Definition of discontent in US English:

discontent

noun

  • 1Lack of contentment; dissatisfaction with one's circumstances.

    ‘the discontents and anxieties of the working class’
    ‘popular discontent with the system had been general for several years’
    • ‘Both figures were substantially down from highs last July after 500,000 people took to the streets to voice discontent with the government.’
    • ‘But certainly, there's some level of discontent with the soldiers and all who are serving there today.’
    • ‘It follows widespread discontent with the tax this year, particularly among pensioners, which led to hundreds withholding payments.’
    • ‘In an editorial in the paper, he condemned the student association and urged students to express discontent with college officials.’
    • ‘Not dissatisfaction with the present, but discontent with what would be the case if one did not act, is necessary for action.’
    • ‘So he has no need to worry about domestic discontent with his regime, and the external pressure from the crisis has faded considerably.’
    • ‘By-elections are traditionally the time when the electorate gives the government in power a slap in the face, expressing discontent with the way things are going.’
    • ‘The meeting highlighted discontent with the level of information parents are receiving about their medical and legal rights.’
    • ‘He finally decided to express his extreme discontent with her via MSN this evening in a random miniature conversation.’
    • ‘It just shows the ferocious discontent with what's going on now.’
    • ‘Recently, a few rumblings of discontent with the institutional status quo have been felt from various parts of Canada.’
    • ‘The economy is still on a knife-edge and there is growing popular discontent with falling living standards and the lack of basic democratic rights.’
    • ‘But it also stemmed from the group's discontent with the way of discussion over amending Article 76.’
    • ‘The internet may well be the only way we can communicate our frustration and discontent with the sad state of affairs we find ourselves in.’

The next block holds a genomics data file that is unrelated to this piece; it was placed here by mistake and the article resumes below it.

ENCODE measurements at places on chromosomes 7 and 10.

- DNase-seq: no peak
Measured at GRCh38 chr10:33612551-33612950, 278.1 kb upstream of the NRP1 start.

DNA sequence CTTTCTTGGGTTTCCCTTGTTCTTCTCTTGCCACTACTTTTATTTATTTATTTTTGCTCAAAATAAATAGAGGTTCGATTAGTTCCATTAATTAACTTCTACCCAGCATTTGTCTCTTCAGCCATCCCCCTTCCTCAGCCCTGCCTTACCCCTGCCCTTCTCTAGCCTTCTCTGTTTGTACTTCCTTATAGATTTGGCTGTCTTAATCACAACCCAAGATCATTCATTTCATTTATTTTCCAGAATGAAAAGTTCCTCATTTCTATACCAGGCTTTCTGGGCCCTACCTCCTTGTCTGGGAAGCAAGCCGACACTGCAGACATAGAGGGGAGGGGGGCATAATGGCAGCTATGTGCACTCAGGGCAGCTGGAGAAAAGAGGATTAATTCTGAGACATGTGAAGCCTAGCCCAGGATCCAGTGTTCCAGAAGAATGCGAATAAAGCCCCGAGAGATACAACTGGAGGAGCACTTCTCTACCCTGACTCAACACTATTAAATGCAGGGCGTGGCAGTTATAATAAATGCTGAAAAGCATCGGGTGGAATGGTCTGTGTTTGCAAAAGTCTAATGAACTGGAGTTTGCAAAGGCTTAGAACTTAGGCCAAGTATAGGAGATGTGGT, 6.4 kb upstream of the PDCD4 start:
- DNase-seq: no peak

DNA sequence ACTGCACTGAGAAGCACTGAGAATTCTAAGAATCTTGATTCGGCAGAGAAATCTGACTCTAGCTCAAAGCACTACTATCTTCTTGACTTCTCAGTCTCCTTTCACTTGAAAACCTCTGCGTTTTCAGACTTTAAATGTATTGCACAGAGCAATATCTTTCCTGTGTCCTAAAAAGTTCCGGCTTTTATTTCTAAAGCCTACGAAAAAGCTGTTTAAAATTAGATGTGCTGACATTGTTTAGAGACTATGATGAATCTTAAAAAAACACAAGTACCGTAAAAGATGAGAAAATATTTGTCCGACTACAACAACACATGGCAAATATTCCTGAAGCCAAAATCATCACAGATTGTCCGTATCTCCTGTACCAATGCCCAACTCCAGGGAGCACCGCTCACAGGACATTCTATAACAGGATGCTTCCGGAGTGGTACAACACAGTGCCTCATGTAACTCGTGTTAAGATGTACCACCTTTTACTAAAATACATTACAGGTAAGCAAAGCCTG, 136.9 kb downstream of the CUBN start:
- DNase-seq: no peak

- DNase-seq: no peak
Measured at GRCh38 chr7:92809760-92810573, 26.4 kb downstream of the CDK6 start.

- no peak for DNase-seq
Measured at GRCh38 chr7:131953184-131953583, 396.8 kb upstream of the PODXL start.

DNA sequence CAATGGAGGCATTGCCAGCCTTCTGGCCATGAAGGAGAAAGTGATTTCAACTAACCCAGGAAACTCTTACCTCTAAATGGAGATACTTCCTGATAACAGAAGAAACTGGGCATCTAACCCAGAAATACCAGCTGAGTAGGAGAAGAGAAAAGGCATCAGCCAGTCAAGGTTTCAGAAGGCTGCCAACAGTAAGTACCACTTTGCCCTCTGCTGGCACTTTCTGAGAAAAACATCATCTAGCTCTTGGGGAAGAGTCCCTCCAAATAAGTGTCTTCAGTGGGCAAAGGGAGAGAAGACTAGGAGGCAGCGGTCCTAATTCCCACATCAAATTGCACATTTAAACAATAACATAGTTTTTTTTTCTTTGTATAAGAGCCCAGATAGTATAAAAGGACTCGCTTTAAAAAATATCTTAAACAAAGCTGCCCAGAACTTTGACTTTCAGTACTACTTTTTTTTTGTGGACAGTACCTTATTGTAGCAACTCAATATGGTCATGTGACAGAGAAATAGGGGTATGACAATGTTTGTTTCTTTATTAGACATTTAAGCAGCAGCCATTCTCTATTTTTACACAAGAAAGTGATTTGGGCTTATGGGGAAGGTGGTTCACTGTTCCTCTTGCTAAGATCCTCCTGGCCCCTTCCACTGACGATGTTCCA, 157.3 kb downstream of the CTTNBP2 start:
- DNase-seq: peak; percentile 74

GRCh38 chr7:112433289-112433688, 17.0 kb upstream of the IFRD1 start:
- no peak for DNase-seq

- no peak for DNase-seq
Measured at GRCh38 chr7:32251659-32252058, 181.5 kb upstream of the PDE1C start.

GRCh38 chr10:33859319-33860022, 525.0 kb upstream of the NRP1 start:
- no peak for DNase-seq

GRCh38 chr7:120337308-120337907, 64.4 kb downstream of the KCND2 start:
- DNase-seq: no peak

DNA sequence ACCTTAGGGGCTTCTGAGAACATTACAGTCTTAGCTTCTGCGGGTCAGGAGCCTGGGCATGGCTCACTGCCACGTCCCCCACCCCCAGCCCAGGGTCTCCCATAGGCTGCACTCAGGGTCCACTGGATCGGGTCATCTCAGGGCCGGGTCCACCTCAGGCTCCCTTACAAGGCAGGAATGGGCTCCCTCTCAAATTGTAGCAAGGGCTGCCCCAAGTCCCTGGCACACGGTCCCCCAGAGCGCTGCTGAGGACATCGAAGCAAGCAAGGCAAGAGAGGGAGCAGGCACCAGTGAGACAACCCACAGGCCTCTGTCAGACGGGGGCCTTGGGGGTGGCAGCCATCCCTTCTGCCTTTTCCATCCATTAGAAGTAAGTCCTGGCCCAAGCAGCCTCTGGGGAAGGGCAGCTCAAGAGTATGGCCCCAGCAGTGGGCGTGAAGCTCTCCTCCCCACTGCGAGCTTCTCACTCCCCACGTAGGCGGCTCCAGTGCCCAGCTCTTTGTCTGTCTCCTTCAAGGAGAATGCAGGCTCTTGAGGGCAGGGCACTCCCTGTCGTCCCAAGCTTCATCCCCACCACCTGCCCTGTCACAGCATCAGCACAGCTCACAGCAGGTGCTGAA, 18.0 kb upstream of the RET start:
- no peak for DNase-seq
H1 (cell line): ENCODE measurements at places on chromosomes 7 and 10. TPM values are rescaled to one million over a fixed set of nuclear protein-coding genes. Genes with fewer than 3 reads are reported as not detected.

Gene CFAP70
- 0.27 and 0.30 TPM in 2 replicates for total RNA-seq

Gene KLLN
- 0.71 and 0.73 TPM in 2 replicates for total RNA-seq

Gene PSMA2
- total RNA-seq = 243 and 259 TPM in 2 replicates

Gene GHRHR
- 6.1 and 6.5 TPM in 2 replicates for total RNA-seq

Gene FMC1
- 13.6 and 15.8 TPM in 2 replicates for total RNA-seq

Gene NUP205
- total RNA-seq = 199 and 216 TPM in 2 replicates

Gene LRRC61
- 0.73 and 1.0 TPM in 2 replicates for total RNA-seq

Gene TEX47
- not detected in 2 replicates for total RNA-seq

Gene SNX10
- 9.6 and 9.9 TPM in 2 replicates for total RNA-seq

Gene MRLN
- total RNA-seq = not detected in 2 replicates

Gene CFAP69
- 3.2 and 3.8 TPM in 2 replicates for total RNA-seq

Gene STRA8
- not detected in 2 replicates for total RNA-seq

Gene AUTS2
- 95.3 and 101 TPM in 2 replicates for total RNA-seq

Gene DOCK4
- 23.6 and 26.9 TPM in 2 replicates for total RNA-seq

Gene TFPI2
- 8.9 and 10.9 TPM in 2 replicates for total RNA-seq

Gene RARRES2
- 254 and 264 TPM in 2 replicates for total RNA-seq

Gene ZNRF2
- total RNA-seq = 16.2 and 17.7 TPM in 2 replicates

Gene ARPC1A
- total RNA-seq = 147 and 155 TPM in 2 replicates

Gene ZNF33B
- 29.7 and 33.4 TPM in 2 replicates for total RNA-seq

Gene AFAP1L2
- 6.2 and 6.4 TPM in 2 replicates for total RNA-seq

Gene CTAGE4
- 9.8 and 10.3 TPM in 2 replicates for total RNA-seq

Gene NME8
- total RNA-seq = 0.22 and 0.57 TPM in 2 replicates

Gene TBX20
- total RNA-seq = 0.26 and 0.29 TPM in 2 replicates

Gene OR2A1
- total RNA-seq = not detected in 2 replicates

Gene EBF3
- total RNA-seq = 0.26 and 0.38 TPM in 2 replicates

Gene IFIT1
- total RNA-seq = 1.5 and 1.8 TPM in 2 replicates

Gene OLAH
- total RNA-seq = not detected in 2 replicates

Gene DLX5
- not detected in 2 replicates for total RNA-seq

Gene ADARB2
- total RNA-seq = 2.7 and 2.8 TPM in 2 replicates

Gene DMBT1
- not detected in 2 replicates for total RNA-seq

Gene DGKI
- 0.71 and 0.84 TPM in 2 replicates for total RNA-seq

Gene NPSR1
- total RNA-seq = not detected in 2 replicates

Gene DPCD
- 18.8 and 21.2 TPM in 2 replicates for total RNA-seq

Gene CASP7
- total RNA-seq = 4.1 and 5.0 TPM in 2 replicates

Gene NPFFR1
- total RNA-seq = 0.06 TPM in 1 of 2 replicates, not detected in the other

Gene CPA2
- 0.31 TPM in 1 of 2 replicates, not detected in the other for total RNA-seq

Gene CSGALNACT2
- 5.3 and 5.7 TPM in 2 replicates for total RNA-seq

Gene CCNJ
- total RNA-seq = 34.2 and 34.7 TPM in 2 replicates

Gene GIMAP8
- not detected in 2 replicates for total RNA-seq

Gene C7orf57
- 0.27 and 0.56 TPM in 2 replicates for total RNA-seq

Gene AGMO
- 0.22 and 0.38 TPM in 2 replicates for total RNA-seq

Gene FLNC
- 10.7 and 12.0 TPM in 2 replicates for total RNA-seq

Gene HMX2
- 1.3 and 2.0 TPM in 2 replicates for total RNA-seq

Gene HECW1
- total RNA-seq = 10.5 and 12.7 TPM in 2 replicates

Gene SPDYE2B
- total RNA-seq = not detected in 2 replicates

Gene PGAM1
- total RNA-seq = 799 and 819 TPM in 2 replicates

• ‘I have an odd emotional reaction to tax season, which has nothing to do with resentment over paying or discontent with the federal government.’
    • ‘He expressed at the beginning of last month his discontent with the way the previous Cabinet dealt with the flood crisis.’
    • ‘‘I think they are saying it to cause discontent with pensioners because they feel they don't get a fair crack of the whip,’ she said.’
    • ‘The other explanation is that the constitution became merely the vehicle for the people to register a wider and deeper discontent with the state of affairs in Europe.’
    • ‘The woman in London asked me what I thought about it all, and I said it was a sign of discontent with the regime.’
    • ‘And as I grow older and such messages are needed more and more frequently, my discontent with the words I find grows more and more acute.’
    dissatisfaction, disaffection, discontentment, discontentedness, disgruntlement, grievances, unhappiness, displeasure, bad feelings, resentment, envy
    View synonyms
    1. 1.1 A person who is dissatisfied, typically with the prevailing social or political situation.
      ‘the cause attracted a motley crew of discontents and zealots’
      • ‘But until then, lower class revolt could merge with the discontents of political and social elites, as in the great revolts of the middle decades of the century, to threaten the political stability of the governments of the day.’
      • ‘To add that this biumverate will lead the charge against the country will make the discontents all that stronger.’
      • ‘The interval had rumbled to the sound of the crowd hailing their habitual invective down on him, but the players soon gave the discontents something more positive to shout about.’

Pronunciation

discontent

/ˌdiskənˈtent//ˌdɪskənˈtɛnt/